The dancers behind two recent performances in Phnom Penh say they hope audiences can learn to appreciate a challenging new art form, contemporary dance.
‘Departure,’ choreographed by Chey Chankethay, the artistic director at the Amrita Performing Arts NGO, deals with issues of uncertainty and suffering through experiences of being a refugee, immigration and death.
‘Somewhere,’ by Chy Ratana, expresses the interactions between humans, and between humans and animals. It depicts the feeling of being inspired by a first encounter and the physical and emotional reaction one can have to a new environment.
The two creators spoke about their work during a discussion at the Java Arts cafe in Phnom Penh last week, giving an explanation of an art form unfamiliar to many in Cambodia.
“Contemporary dance is a new form of dance. It is a dance performance where you need to find your own way to create dancing style,” said Chy Lina, explaining that dance had allowed her to get to know herself, and express her own ideas.
The discussion followed performances of the two pieces at Department of Performing Arts. Both combine traditional Khmer movements with more unorthodox moves.
“Contemporary dance is different to traditional dance, but there are some similar points,” added Lina. “As when we perform contemporary dance, we need [to know] the basic and we have to know ourselves. It is the same with traditional dance that we need foundation.”
Chankethya, who graduated the Master of Fine Arts program in dance and choreography at the University of California, said people would benefit from seeing contemporary dance performed.
“The benefit is, I think, people could see something new. If human beings do not see anything new, they won’t develop,” she said, emphasizing the thought-provoking aspect of the art form.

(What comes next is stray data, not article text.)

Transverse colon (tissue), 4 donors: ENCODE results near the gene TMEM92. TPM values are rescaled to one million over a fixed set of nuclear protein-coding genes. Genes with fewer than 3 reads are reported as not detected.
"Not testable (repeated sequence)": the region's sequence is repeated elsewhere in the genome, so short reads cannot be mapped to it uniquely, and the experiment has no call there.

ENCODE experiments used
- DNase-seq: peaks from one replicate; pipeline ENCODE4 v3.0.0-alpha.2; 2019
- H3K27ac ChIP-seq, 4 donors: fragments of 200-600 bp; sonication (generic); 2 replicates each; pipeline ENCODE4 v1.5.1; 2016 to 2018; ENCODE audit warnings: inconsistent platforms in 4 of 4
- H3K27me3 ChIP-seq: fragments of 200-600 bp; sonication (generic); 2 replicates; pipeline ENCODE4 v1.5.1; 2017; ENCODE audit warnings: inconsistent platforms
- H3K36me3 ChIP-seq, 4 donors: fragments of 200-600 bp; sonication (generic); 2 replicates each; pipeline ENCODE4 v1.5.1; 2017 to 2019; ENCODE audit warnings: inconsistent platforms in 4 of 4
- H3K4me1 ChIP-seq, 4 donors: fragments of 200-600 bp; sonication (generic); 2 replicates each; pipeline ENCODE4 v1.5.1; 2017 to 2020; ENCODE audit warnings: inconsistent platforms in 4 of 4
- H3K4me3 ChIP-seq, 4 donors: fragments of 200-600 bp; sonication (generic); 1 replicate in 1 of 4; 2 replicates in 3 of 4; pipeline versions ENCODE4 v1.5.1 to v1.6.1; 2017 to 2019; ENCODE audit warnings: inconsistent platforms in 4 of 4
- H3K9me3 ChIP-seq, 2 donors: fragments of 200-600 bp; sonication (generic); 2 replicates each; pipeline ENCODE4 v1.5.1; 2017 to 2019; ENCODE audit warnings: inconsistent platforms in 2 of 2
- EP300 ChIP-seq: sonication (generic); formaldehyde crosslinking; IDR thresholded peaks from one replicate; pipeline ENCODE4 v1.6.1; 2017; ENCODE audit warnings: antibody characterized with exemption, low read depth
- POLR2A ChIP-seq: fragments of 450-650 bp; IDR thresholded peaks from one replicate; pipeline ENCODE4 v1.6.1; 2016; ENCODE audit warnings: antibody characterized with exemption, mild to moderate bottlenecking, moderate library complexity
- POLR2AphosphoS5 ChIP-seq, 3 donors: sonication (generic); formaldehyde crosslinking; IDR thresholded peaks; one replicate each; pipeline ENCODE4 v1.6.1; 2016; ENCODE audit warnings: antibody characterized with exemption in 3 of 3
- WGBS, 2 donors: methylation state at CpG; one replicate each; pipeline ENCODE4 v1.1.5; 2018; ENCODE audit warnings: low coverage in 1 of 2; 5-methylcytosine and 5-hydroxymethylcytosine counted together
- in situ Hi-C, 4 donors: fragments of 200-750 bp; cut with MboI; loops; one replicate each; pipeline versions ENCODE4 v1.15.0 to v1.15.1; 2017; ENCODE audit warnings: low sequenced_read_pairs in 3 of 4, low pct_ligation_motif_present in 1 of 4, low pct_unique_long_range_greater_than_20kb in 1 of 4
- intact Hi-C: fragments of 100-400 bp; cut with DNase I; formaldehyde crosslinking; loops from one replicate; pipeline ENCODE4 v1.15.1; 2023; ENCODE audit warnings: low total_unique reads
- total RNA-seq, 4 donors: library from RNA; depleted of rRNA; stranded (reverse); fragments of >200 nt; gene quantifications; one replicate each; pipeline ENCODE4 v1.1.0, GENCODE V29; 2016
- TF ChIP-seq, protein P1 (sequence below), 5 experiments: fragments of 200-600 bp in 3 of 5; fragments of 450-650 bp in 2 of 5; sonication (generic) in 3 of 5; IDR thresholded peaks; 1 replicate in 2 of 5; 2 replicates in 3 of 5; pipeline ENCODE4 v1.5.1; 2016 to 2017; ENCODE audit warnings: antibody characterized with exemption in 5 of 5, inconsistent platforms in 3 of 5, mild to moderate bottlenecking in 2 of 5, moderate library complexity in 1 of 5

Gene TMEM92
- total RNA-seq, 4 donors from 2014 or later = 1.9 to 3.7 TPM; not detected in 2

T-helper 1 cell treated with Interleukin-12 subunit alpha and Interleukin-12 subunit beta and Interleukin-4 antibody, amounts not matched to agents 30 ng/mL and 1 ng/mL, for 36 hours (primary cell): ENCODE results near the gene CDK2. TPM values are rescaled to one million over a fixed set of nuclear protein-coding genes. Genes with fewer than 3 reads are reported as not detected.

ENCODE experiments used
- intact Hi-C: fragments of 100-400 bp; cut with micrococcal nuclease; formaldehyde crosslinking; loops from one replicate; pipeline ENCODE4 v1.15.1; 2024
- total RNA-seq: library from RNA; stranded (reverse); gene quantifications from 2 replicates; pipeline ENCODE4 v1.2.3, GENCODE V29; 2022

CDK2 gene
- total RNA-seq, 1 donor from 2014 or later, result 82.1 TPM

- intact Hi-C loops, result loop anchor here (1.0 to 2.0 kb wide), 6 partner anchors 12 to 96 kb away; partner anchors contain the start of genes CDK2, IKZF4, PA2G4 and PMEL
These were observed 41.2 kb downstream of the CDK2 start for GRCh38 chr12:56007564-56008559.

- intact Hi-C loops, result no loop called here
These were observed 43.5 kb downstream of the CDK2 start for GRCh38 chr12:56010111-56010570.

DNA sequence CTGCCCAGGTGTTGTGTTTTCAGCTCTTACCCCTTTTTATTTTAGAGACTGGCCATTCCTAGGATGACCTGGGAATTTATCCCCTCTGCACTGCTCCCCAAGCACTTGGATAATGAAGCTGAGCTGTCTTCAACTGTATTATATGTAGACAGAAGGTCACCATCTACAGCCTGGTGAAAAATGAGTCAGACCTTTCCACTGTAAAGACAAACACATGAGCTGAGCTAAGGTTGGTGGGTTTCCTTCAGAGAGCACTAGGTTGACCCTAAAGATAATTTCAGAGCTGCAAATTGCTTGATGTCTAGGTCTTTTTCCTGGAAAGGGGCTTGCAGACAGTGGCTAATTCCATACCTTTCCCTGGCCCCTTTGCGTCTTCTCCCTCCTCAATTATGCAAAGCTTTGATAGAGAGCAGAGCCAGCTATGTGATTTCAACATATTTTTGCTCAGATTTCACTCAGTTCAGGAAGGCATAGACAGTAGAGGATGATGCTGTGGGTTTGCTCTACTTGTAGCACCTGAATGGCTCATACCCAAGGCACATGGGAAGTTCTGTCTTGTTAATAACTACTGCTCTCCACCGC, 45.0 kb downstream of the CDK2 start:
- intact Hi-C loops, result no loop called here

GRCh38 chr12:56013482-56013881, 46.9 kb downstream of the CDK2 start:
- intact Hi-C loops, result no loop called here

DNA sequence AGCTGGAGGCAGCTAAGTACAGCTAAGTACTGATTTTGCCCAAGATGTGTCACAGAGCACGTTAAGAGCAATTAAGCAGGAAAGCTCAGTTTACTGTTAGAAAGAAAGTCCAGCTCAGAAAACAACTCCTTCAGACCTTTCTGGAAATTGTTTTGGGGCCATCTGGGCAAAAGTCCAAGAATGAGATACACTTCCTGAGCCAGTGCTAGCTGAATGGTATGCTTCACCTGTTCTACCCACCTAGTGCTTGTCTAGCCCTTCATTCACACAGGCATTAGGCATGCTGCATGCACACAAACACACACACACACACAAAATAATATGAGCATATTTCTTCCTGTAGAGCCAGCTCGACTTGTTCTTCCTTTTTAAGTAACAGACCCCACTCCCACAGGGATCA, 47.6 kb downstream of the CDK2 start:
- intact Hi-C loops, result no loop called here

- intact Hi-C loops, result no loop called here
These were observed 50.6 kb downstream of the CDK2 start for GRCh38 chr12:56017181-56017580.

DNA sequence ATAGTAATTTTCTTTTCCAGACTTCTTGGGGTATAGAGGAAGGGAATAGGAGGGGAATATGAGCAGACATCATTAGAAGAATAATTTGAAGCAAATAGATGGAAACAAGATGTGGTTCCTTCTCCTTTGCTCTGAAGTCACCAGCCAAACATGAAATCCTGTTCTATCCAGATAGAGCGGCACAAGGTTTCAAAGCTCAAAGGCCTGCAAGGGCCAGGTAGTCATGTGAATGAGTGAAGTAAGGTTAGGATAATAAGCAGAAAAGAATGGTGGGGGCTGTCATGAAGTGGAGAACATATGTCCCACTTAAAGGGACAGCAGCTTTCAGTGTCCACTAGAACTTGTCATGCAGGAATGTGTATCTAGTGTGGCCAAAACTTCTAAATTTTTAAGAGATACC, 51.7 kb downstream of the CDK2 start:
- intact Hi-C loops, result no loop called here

“The audience will start questioning. I believe that a community, a society or a person cannot develop themselves, unless they question themselves, others and the environment.”
Contemporary performers in Cambodia often struggle for funding, rehearsal spaces and performance venues. But some help is at hand from the Trojan Women Project, an offshoot of the La MaMa theater in New York, which works with performing artists around the world.
Kim Ima, one of five Cambodian members of the Trojan Women Project, explained that the group had begun collaborating with Amrita Performing Arts toward a production of the ancient Greek tragedy about the aftermath of a conflict.
“It’s a piece of theater where people who dance, people who sing, people who make music, everyone learns together and we take the audiences with us physically and we tell the story of the Trojan Women,” Ima said, adding that the play would be performed in 2017.
Another challenge is getting Cambodians to appreciate challenging performances.
Many in the current generation of Phnom Penh residents were adverse to going out to see cultural events, Chankethya said, explaining that the organizers have made efforts to keep ticket prices low.
“In order the to break that barrier, they should get out,” she said. “In Phnom Penh, there are many things for them to see. There are museums, exhibitions and concert, not only places to eat.
“The other thing is that we are not used to the performance on a contemporary platform yet, so people are reluctant. As they think: ‘What is the point of seeing it since they do not understand.’”
However, the point was to inspire new thoughts among the audience, she said. “You go to see the performance, not to understand, but to ask yourself more questions,” said Chankethya.